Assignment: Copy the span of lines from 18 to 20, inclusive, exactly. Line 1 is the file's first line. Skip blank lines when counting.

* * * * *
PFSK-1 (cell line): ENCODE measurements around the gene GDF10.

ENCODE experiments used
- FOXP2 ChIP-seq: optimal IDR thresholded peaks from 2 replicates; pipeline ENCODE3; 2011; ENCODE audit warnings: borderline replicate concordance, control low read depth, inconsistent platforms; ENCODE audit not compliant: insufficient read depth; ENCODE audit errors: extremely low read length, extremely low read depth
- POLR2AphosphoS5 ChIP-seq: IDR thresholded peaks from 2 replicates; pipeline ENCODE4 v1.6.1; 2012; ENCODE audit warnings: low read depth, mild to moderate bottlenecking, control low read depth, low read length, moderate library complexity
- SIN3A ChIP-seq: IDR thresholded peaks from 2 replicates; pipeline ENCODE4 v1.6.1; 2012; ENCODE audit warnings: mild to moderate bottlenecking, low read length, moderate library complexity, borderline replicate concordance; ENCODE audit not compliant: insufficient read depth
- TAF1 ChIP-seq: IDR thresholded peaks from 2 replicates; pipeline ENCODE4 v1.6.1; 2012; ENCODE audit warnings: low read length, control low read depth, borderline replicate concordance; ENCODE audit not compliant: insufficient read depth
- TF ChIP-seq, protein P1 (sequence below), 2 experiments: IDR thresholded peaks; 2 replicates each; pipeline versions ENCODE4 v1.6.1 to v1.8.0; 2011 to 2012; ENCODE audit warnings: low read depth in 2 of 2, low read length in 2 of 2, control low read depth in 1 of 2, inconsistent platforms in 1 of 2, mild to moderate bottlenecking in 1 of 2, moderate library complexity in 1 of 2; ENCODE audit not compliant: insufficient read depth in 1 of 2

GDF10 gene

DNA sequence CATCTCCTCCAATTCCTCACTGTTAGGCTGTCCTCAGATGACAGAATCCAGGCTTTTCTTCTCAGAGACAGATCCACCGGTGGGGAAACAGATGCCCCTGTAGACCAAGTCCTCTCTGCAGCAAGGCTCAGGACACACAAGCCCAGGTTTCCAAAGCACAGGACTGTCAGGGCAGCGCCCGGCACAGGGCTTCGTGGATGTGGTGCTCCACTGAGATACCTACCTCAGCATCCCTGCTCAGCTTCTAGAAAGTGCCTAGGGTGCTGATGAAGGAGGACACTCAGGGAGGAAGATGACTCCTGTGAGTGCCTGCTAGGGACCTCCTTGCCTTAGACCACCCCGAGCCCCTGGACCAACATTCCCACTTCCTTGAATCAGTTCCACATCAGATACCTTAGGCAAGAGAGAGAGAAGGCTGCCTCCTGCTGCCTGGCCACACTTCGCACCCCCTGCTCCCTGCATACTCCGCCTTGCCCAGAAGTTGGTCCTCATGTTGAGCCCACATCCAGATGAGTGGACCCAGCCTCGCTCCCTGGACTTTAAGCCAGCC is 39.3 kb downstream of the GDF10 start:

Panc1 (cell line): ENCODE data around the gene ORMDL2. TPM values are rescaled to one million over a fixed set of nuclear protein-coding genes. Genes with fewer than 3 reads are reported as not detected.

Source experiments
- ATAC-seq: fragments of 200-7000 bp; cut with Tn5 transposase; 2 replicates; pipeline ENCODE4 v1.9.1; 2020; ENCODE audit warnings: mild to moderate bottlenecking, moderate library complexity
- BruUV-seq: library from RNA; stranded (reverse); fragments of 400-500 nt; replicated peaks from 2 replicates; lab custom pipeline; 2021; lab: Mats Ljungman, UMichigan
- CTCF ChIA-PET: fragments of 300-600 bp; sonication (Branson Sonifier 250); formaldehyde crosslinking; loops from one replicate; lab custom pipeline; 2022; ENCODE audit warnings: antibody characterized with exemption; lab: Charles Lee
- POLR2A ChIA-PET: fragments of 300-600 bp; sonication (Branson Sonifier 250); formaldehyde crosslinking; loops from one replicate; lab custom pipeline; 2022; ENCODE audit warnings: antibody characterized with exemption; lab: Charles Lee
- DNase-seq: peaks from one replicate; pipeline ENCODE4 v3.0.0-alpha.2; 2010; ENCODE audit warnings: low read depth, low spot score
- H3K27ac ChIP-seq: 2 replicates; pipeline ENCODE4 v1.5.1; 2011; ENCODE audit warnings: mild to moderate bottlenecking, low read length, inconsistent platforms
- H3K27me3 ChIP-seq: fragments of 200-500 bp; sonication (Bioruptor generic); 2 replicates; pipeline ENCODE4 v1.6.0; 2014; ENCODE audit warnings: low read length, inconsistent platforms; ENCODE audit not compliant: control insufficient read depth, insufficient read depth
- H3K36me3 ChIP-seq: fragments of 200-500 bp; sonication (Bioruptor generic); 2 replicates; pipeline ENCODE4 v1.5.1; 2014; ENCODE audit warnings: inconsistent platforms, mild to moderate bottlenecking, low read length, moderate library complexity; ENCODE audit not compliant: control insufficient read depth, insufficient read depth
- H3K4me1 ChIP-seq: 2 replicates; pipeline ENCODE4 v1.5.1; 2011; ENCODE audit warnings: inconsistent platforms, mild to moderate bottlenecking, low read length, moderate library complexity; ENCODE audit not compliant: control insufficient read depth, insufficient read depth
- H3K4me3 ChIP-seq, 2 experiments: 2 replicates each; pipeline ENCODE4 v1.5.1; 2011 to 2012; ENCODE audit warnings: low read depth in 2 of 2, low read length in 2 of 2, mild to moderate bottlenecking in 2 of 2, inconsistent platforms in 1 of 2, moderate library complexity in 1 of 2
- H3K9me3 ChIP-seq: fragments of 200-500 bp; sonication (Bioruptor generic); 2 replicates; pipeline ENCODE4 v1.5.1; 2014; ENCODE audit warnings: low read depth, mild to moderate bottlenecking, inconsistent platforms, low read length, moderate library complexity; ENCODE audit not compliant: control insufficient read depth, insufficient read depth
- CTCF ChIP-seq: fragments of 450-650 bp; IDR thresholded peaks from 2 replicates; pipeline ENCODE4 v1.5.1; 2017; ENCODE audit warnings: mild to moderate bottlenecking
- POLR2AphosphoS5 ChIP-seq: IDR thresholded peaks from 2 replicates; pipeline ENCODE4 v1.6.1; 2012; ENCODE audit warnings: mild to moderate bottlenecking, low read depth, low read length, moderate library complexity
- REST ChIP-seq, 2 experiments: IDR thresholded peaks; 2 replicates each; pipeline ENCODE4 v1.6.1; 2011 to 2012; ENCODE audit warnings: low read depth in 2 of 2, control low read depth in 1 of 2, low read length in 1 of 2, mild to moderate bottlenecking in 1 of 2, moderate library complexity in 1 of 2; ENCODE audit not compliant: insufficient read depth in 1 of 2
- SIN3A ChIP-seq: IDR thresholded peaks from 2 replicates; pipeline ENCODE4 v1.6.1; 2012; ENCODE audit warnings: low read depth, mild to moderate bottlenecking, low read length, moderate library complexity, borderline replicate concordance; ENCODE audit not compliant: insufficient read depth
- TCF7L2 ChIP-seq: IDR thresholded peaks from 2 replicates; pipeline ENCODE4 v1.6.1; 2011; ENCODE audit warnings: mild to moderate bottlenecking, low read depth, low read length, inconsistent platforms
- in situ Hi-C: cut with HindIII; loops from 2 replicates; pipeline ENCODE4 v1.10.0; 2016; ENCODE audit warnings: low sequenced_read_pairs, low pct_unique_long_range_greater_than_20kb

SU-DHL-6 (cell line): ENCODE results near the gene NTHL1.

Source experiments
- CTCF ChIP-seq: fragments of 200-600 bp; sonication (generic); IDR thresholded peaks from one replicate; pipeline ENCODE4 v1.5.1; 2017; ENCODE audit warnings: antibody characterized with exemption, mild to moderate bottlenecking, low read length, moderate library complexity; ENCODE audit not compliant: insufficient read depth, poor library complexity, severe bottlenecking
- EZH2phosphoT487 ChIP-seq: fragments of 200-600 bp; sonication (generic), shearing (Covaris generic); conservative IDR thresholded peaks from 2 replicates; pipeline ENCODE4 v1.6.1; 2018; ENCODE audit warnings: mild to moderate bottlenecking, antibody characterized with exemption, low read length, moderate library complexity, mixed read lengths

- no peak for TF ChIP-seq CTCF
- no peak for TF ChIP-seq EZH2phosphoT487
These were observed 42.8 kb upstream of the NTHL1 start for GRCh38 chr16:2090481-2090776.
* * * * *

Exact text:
- H3K27me3 ChIP-seq: fragments of 200-500 bp; sonication (Bioruptor generic); 2 replicates; pipeline ENCODE4 v1.6.0; 2014; ENCODE audit warnings: low read length, inconsistent platforms; ENCODE audit not compliant: control insufficient read depth, insufficient read depth
- H3K36me3 ChIP-seq: fragments of 200-500 bp; sonication (Bioruptor generic); 2 replicates; pipeline ENCODE4 v1.5.1; 2014; ENCODE audit warnings: inconsistent platforms, mild to moderate bottlenecking, low read length, moderate library complexity; ENCODE audit not compliant: control insufficient read depth, insufficient read depth
- H3K4me1 ChIP-seq: 2 replicates; pipeline ENCODE4 v1.5.1; 2011; ENCODE audit warnings: inconsistent platforms, mild to moderate bottlenecking, low read length, moderate library complexity; ENCODE audit not compliant: control insufficient read depth, insufficient read depth